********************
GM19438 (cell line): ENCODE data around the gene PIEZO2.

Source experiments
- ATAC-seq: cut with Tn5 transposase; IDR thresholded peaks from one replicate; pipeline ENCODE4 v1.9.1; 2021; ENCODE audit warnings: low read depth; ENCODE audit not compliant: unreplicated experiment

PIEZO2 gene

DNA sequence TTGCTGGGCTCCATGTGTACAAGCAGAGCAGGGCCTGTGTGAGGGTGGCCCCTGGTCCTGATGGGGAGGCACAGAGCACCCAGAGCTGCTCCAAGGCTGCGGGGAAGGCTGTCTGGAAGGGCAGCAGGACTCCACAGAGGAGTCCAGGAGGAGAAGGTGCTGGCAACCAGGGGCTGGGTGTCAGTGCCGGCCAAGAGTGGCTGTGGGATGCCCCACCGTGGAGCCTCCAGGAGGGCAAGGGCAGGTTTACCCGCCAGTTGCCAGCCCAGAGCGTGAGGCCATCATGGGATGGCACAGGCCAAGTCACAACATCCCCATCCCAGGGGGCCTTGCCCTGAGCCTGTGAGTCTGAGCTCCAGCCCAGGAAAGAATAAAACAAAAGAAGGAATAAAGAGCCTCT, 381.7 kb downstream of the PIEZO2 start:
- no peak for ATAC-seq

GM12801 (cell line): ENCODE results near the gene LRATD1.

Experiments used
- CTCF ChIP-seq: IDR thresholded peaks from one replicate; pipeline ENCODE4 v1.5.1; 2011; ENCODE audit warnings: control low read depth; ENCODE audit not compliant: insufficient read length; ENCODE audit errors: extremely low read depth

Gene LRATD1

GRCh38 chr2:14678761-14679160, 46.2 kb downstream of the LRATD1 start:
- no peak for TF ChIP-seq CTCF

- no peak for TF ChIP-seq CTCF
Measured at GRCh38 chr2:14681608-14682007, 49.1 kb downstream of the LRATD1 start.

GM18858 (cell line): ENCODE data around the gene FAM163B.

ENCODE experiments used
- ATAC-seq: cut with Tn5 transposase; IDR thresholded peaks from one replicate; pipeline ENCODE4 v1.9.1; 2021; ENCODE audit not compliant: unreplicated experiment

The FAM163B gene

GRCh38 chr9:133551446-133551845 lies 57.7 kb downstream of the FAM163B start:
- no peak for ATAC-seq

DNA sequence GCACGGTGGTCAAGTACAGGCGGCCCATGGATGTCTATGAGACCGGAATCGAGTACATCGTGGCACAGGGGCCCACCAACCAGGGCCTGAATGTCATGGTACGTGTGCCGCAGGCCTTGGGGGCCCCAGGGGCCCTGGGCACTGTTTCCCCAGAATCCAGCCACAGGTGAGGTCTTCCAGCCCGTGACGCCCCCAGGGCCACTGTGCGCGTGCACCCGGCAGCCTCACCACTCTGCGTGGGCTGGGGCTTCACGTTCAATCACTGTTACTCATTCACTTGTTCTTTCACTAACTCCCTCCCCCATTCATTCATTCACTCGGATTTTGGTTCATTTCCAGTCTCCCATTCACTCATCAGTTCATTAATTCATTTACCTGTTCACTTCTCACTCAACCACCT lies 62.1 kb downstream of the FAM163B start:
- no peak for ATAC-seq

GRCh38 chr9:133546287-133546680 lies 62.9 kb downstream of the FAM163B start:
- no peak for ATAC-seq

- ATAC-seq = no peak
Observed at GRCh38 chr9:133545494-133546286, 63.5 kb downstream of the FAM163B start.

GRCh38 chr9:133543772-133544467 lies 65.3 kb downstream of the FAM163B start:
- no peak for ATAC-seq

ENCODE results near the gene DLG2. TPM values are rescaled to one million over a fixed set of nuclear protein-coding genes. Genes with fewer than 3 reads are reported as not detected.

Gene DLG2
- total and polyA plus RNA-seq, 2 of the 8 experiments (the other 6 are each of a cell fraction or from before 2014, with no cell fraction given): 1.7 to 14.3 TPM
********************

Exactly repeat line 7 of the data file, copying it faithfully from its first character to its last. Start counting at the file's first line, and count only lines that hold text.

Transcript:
GM12801 (cell line): ENCODE results near the gene LRATD1.